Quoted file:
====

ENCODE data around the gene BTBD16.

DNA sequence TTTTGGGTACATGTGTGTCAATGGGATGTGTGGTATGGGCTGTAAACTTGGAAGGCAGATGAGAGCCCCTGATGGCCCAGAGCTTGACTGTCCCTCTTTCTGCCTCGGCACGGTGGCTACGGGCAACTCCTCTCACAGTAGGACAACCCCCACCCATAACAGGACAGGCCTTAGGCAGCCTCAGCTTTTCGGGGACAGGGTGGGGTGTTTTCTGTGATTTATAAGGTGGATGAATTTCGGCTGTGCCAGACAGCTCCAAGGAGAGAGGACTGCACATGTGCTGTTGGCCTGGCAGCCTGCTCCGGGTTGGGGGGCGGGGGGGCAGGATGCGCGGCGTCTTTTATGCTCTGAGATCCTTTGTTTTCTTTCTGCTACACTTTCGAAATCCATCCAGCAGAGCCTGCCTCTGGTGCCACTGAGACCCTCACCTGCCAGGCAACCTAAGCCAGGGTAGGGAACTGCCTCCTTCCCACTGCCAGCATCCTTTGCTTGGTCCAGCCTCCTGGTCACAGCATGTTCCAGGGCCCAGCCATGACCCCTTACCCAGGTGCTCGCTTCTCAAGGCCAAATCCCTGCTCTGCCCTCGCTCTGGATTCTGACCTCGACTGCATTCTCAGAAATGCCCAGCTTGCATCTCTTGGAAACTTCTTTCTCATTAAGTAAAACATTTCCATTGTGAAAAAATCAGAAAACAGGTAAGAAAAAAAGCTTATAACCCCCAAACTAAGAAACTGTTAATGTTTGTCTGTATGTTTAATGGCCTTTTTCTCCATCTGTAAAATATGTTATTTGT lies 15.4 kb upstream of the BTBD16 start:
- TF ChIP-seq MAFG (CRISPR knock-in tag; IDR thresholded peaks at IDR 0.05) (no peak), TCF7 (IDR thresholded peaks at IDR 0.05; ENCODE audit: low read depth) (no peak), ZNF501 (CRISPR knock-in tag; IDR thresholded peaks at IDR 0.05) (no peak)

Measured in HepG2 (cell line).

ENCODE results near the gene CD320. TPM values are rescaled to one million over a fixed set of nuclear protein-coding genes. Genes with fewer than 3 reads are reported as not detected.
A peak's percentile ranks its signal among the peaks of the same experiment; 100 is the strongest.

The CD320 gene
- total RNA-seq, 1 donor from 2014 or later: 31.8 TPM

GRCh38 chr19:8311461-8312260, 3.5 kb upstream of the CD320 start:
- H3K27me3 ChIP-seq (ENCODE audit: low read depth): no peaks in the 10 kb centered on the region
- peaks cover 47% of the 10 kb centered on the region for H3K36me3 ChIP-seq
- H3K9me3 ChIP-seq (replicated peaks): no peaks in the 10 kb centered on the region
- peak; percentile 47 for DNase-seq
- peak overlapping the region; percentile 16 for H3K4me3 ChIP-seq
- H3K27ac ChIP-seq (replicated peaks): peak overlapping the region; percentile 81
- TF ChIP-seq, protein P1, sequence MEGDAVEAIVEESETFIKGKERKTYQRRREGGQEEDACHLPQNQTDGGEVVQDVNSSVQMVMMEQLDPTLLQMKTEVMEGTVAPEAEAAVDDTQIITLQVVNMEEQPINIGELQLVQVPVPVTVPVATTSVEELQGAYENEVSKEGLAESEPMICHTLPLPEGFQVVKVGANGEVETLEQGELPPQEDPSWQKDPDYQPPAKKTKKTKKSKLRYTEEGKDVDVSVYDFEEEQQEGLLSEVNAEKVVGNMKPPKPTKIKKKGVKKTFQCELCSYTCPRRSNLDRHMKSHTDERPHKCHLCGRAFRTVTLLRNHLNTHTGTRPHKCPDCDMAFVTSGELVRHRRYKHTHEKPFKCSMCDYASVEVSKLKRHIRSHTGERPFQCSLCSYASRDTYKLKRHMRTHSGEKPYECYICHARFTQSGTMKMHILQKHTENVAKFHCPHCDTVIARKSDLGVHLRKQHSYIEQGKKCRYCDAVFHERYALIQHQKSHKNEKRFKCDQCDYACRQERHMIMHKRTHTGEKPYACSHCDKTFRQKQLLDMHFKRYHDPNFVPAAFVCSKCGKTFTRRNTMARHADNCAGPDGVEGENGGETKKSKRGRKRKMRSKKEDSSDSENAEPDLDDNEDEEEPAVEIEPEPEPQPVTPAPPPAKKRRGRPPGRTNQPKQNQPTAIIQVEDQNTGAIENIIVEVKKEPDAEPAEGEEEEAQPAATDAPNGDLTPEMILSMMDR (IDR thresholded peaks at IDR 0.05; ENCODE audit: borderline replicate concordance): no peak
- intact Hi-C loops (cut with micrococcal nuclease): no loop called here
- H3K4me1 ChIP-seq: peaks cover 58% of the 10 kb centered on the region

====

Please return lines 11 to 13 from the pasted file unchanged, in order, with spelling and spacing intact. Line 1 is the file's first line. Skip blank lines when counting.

- peaks cover 47% of the 10 kb centered on the region for H3K36me3 ChIP-seq
- H3K9me3 ChIP-seq (replicated peaks): no peaks in the 10 kb centered on the region
- peak; percentile 47 for DNase-seq